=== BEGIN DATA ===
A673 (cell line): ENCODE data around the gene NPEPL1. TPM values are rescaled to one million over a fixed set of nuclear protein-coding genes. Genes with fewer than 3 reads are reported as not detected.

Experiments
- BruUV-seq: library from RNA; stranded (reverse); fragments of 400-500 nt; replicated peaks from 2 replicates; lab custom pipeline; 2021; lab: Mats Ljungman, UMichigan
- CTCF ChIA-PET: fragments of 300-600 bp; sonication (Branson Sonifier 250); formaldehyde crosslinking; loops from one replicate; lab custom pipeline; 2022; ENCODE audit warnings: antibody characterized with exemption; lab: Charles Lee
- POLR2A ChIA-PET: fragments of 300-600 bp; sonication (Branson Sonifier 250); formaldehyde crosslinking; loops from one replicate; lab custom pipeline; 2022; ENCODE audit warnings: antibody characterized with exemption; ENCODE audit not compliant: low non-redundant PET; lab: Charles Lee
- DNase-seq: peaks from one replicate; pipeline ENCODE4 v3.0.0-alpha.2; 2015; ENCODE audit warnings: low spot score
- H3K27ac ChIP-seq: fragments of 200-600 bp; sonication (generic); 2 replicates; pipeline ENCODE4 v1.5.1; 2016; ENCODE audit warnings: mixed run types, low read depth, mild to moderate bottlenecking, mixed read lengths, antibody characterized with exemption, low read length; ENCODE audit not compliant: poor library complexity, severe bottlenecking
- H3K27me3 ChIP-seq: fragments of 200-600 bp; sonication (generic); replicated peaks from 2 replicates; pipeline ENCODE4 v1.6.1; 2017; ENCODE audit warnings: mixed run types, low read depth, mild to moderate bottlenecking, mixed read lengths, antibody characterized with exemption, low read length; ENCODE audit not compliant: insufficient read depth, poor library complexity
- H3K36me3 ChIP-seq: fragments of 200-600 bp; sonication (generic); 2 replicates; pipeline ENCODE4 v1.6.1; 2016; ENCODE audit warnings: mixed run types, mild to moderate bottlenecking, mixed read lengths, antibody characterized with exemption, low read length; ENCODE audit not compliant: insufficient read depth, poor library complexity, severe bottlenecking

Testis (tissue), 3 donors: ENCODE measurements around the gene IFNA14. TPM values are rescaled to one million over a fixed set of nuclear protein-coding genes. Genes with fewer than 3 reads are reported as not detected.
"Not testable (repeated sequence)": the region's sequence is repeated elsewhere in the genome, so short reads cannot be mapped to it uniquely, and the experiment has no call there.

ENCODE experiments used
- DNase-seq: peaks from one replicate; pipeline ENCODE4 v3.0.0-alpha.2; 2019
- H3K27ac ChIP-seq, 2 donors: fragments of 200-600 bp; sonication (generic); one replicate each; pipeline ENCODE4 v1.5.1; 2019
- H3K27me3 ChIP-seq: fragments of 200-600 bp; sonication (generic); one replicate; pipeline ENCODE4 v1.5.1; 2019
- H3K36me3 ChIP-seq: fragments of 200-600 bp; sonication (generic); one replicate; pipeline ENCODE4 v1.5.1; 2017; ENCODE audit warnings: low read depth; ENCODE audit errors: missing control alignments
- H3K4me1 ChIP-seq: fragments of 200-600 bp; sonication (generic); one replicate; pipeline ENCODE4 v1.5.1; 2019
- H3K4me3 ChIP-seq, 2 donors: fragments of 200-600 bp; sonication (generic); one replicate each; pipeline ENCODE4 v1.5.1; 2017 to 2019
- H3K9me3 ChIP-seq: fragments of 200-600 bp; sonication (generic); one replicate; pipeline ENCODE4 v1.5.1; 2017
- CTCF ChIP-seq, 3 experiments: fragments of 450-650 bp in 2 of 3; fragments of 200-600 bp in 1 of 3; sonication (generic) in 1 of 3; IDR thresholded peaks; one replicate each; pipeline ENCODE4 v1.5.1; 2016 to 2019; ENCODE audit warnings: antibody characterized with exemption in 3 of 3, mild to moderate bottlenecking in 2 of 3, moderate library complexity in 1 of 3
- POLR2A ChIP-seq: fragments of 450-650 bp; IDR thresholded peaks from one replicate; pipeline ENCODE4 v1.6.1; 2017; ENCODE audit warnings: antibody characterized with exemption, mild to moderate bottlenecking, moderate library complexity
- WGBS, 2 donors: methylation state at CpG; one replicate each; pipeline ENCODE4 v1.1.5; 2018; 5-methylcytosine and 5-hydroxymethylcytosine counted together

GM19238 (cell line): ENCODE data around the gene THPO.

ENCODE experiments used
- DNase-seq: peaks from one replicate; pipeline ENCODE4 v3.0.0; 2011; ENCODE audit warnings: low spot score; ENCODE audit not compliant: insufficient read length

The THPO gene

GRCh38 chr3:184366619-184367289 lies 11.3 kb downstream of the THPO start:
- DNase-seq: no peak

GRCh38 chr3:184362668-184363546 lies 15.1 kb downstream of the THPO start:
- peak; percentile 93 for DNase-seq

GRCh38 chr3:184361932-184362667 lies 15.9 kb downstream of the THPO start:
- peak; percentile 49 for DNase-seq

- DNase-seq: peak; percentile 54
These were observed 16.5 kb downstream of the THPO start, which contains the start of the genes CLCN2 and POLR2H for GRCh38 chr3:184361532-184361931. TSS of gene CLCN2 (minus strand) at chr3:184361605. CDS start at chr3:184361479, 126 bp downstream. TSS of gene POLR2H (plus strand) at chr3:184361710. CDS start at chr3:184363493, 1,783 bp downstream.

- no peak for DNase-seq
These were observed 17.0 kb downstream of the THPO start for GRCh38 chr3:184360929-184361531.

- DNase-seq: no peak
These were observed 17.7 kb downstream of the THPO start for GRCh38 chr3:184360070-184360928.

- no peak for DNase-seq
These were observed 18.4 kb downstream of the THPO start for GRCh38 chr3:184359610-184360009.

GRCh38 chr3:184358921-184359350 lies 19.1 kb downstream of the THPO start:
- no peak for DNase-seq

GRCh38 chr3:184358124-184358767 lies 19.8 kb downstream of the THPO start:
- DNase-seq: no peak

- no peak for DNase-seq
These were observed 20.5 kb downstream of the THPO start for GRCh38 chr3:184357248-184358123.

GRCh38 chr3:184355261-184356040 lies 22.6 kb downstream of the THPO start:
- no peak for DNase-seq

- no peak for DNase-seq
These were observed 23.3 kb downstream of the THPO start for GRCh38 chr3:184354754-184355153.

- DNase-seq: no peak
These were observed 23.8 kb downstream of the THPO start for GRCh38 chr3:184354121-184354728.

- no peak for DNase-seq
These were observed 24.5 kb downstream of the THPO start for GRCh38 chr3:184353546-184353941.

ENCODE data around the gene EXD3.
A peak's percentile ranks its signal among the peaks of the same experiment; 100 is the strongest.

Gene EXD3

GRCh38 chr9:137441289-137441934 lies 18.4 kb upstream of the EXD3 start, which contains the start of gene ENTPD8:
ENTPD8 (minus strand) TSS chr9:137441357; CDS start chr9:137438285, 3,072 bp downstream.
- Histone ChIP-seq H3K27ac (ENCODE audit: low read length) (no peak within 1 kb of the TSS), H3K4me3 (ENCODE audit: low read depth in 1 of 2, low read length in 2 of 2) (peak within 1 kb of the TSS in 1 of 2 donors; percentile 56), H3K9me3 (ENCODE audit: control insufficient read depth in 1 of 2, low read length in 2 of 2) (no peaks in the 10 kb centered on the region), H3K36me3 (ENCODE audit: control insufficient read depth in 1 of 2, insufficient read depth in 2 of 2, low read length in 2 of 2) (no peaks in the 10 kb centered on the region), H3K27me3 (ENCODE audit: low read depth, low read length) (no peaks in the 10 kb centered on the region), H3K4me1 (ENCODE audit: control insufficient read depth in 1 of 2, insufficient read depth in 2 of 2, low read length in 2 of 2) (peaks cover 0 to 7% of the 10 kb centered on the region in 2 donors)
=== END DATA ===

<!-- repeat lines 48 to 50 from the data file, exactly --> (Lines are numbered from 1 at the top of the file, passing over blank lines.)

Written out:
- no peak for DNase-seq

- no peak for DNase-seq
These were observed 23.3 kb downstream of the THPO start for GRCh38 chr3:184354754-184355153.